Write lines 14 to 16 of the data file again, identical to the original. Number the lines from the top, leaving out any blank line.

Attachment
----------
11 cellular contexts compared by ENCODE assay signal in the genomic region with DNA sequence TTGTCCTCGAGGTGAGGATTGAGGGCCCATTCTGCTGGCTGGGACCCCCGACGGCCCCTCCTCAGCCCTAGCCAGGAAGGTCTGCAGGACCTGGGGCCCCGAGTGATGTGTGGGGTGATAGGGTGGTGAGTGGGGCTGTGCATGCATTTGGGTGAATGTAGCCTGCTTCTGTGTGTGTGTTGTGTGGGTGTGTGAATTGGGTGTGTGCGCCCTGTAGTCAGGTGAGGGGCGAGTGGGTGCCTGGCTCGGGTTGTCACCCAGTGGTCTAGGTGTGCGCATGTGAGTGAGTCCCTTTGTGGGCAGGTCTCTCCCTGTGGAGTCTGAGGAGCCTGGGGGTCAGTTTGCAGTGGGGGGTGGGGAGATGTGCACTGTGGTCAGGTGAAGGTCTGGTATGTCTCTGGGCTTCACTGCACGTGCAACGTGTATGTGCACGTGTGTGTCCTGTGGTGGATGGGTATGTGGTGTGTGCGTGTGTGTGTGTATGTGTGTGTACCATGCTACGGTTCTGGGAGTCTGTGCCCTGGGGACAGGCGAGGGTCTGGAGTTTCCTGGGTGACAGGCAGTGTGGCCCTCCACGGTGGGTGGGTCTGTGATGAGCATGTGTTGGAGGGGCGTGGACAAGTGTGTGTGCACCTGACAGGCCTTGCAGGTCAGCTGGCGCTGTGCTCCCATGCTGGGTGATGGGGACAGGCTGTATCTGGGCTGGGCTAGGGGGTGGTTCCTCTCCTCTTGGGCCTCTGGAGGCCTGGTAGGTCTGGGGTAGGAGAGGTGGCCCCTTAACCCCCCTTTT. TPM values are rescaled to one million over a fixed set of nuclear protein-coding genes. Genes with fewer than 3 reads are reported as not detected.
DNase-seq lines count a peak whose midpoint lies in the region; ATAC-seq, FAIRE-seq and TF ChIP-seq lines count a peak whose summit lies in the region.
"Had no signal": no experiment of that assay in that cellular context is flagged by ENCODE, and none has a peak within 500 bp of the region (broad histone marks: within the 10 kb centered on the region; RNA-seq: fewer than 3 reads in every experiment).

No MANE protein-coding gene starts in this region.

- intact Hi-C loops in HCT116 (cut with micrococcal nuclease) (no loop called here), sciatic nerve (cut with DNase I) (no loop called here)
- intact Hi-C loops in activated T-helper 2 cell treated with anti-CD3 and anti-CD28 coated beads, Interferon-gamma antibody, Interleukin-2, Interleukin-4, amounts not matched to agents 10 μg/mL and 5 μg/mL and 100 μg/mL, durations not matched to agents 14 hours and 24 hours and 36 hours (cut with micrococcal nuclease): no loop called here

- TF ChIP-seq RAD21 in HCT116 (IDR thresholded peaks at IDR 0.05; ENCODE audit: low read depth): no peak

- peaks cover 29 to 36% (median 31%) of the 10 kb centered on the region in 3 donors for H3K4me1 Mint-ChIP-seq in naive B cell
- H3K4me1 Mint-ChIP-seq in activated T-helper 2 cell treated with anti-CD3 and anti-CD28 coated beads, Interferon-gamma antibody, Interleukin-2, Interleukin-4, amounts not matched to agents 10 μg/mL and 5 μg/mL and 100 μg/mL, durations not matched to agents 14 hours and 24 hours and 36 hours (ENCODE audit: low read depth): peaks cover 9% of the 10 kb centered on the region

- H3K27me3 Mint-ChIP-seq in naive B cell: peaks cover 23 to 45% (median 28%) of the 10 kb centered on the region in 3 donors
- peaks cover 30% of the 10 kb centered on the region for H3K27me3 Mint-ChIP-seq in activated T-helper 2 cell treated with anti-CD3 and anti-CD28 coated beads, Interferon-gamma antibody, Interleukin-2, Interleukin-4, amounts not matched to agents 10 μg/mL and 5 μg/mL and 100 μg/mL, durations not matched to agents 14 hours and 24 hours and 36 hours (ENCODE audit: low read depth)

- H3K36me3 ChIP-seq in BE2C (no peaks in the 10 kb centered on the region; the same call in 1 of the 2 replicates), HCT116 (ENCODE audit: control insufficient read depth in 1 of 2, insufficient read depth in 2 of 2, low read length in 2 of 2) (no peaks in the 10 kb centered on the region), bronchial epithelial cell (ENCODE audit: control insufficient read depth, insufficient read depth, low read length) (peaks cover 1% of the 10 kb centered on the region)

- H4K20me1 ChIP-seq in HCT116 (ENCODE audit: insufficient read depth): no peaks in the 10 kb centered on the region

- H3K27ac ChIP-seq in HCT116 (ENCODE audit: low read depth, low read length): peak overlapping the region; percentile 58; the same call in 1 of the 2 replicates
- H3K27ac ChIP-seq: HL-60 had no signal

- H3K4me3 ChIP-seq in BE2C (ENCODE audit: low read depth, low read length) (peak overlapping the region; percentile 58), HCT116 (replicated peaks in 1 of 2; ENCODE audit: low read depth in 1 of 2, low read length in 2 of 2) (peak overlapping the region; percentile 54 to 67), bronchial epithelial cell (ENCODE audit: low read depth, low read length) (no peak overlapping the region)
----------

- H3K27ac ChIP-seq in HCT116 (ENCODE audit: low read depth, low read length): peak overlapping the region; percentile 58; the same call in 1 of the 2 replicates
- H3K27ac ChIP-seq: HL-60 had no signal

- H3K4me3 ChIP-seq in BE2C (ENCODE audit: low read depth, low read length) (peak overlapping the region; percentile 58), HCT116 (replicated peaks in 1 of 2; ENCODE audit: low read depth in 1 of 2, low read length in 2 of 2) (peak overlapping the region; percentile 54 to 67), bronchial epithelial cell (ENCODE audit: low read depth, low read length) (no peak overlapping the region)